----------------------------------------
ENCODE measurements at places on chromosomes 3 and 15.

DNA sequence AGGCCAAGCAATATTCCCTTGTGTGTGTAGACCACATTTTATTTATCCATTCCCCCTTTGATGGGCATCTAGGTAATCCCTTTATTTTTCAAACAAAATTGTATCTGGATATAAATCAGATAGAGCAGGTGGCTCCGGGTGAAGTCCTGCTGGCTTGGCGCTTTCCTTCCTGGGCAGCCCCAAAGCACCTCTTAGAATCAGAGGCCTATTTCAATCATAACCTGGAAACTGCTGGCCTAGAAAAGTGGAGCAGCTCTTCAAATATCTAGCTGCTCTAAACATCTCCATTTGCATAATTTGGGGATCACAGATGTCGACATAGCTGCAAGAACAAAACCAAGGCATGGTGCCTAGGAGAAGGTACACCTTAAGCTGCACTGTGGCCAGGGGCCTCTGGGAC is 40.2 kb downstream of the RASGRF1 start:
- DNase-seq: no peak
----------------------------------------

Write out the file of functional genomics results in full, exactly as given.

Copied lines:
ENCODE measurements at places on chromosomes 3 and 15.

DNA sequence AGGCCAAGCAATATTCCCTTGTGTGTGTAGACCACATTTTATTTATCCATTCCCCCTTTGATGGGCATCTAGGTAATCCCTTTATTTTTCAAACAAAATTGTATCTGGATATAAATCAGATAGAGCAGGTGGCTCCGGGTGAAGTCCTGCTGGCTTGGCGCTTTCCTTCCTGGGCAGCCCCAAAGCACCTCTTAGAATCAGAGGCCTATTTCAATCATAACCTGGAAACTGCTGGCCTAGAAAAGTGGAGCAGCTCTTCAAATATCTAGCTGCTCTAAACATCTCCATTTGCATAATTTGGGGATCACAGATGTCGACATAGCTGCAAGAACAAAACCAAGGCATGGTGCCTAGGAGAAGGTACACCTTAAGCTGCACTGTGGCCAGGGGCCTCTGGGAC is 40.2 kb downstream of the RASGRF1 start:
- DNase-seq: no peak